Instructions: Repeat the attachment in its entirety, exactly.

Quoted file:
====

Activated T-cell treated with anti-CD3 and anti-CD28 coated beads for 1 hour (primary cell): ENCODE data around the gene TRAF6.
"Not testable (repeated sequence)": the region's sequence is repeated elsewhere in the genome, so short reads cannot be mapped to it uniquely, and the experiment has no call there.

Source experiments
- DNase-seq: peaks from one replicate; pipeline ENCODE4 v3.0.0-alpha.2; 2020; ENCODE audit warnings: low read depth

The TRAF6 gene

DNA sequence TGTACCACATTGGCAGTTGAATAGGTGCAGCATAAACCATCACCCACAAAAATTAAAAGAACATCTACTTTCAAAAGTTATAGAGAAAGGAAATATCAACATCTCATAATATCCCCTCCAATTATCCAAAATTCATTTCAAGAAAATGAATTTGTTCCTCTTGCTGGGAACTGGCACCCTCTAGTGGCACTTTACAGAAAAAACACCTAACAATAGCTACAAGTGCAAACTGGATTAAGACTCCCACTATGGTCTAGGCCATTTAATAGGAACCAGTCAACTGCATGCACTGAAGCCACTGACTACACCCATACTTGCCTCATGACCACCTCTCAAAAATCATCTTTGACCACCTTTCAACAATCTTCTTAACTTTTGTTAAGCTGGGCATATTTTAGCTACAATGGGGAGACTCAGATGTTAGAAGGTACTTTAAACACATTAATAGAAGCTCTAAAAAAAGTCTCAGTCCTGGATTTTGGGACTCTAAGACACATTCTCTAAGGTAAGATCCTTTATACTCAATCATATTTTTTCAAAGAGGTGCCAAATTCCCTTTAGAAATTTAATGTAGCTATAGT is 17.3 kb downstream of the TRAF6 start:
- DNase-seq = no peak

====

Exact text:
Activated T-cell treated with anti-CD3 and anti-CD28 coated beads for 1 hour (primary cell): ENCODE data around the gene TRAF6.
"Not testable (repeated sequence)": the region's sequence is repeated elsewhere in the genome, so short reads cannot be mapped to it uniquely, and the experiment has no call there.

Source experiments
- DNase-seq: peaks from one replicate; pipeline ENCODE4 v3.0.0-alpha.2; 2020; ENCODE audit warnings: low read depth

The TRAF6 gene

DNA sequence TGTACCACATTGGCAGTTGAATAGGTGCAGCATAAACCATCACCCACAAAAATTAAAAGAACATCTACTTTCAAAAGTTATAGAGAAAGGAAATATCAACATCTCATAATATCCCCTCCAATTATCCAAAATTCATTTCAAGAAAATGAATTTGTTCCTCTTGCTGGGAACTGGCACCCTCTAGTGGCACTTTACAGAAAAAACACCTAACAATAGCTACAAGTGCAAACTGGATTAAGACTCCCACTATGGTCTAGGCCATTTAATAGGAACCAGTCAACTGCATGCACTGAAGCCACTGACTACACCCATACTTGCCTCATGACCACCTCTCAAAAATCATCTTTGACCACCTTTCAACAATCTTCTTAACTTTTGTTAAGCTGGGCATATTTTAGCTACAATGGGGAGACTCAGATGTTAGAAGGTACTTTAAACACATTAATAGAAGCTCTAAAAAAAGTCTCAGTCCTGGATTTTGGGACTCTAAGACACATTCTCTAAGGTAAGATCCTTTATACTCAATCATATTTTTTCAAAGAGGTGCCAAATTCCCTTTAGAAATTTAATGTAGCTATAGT is 17.3 kb downstream of the TRAF6 start:
- DNase-seq = no peak